Childhood maltreatment can cause future anxiety and even PTSD. These feelings can overwhelm adolescents, and they may feel that the internet is the only way to cope with their feelings, as “childhood maltreatment generates cognitive-affective vulnerabilities which, in turn, leave individuals prone to problematic internet use.” (Worsley, 88). Whether the abuse of emotional abuse, or emotional or physical neglect, the abuse has led to children using the internet to help them in times of need.

These types of children develop insecure attachment anxiety, which makes them distrust others due to fear of rejection, or see themselves as an invaluable person. To create a better self image, these children use these social networking sites as a way to interact with others without the commitment of interacting with them face to face. In a way, they are creating a false persona of themselves, except their reasoning is much different than other children which is to fit in with their peers. Unfortunately, the internet can become problematic as children will constantly use it to feel a sense of belonging (Worsley, 89). This can overall lead to more problems, such as depression.

Depression, however doesn’t mean that these kids will communicate less with others, it just means their offline relationships won’t be as strong as their online ones. Although this is what social media is meant for, children should still create offline relationships to help them in their future. Loneliness and depression can overtake them, thus making their overuse of the internet a problem. Social media however may be the only way these children know how to cope with their feelings. If these kids do a create false persona of themselves, they may start to ignore their past traumas and focus more on creating a better sense of self, even if it is a fake one.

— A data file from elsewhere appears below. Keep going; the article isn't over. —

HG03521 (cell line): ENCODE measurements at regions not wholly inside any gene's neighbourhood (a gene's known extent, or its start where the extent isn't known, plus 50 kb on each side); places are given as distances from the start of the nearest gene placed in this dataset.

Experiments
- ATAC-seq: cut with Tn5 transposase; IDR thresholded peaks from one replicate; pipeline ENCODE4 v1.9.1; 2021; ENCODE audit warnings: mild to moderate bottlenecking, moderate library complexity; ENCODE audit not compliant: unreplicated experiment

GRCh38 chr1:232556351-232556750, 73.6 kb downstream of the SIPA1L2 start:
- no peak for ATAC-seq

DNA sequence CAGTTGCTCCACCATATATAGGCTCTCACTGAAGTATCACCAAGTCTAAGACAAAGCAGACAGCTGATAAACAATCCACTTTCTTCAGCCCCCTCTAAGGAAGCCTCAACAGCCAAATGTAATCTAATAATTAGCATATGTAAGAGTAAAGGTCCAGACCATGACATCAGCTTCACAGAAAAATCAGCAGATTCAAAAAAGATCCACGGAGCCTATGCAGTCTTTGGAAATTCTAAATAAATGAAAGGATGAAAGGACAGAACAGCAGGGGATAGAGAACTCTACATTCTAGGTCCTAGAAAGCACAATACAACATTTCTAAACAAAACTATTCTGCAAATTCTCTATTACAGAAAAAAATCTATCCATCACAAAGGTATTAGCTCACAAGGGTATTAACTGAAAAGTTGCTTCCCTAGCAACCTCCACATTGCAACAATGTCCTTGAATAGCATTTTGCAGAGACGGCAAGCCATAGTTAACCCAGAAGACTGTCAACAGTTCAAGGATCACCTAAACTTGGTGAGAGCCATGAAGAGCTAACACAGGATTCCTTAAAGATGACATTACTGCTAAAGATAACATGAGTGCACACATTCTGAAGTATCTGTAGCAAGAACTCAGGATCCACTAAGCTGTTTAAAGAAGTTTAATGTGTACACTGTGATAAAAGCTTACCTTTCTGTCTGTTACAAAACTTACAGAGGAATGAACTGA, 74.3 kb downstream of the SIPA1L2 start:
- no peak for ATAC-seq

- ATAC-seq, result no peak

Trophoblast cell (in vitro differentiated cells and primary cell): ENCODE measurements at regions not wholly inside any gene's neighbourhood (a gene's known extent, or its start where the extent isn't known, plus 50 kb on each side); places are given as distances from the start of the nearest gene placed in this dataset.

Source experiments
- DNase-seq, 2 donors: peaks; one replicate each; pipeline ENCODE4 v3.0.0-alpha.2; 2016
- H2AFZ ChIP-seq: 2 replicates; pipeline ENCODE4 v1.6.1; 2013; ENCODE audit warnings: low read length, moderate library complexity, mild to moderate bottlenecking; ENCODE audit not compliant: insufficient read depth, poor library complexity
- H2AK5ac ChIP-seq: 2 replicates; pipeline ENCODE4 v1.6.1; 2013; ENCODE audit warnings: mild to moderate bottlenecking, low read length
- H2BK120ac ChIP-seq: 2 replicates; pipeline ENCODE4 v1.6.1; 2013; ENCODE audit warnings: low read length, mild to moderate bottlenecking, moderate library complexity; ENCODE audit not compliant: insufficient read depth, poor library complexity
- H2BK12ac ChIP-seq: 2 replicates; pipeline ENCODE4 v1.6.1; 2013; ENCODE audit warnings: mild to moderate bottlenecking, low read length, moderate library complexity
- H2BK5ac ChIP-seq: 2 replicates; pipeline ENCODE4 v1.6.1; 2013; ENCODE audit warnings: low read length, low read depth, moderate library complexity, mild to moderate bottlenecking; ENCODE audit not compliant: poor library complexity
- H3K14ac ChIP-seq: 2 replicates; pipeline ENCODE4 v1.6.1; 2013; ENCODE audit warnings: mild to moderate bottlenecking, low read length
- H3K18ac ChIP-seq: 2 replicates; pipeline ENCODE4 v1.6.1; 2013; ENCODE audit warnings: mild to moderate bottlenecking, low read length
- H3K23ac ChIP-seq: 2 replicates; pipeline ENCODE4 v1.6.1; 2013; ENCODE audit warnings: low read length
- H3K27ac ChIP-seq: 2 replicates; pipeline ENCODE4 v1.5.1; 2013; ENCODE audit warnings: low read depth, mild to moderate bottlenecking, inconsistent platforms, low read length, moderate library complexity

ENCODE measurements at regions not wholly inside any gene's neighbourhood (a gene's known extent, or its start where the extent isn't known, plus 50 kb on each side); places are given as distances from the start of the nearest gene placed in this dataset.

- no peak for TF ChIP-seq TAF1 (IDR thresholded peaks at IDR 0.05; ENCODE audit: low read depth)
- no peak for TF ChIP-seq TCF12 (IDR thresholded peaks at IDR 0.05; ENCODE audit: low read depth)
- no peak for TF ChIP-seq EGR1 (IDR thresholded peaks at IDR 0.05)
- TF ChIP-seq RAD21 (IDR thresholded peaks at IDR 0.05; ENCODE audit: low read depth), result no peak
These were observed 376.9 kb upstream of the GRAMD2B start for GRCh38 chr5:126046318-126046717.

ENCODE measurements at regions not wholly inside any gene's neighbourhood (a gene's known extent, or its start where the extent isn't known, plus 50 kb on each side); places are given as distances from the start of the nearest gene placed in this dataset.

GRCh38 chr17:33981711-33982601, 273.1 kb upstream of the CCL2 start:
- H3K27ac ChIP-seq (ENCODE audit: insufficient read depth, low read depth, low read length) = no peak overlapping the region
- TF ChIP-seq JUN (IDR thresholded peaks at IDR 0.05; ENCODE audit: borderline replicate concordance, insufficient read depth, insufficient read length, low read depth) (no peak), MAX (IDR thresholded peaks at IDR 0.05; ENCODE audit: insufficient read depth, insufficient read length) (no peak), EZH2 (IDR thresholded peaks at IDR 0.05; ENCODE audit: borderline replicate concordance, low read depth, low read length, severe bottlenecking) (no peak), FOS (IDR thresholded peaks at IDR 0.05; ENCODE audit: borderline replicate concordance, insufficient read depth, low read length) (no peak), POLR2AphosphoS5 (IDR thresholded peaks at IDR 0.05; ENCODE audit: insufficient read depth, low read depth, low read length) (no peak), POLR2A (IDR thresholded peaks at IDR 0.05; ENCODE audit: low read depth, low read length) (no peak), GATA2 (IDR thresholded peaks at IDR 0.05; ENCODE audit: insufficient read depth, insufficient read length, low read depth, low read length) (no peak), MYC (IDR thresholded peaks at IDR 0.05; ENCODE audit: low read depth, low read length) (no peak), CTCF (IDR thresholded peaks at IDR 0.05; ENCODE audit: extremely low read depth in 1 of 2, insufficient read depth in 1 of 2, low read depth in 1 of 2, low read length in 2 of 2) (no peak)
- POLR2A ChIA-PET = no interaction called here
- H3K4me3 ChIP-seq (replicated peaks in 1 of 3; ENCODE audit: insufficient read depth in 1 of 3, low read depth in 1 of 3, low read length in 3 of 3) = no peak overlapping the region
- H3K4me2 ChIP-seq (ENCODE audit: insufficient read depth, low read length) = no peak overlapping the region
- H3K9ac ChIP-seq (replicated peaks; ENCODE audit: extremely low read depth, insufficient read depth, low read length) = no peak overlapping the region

Adolescents need to find a way to connect to others without fear of rejection. Whether this fear is because of not having similar interests to their peers or because of past traumas, social media use is starting to become a problem. The internet is supposed to be a place where people can share their lives with one another, but it slowly but surely is becoming an outlet to ignore one’s true feelings by creating a fake identity to create a whole new person they want to see themselves as. There needs to be a better support system for all children and young adults, regardless of their past experiences of trauma or mental illness. Social media is a part of everyday life, but the fact that it is starting to harm the next generation of kids is becoming dangerous for the future. The internet should be a place where adolescents are free to express themselves and not feel the pressure to act like others around them. Creating a sense of self is essential to the way each child develops, and social media may be a harmful place where false personas are taking over.

 

References

Worsley, McIntyre, Bentall, Corcoran. (2018, 25 May). Childhood maltreatment and problematic social media use: The role of attachment and depression. Retrieved from https://www.sciencedirect.com/science/article/pii/S0165178117318668

Shapiro, Margolin. (2013, 4 May). Growing Up Wired: Social Networking Sites and Adolescent Psychosocial Development. Retrieved from https://link.springer.com/article/10.1007%2Fs10567-013-0135-1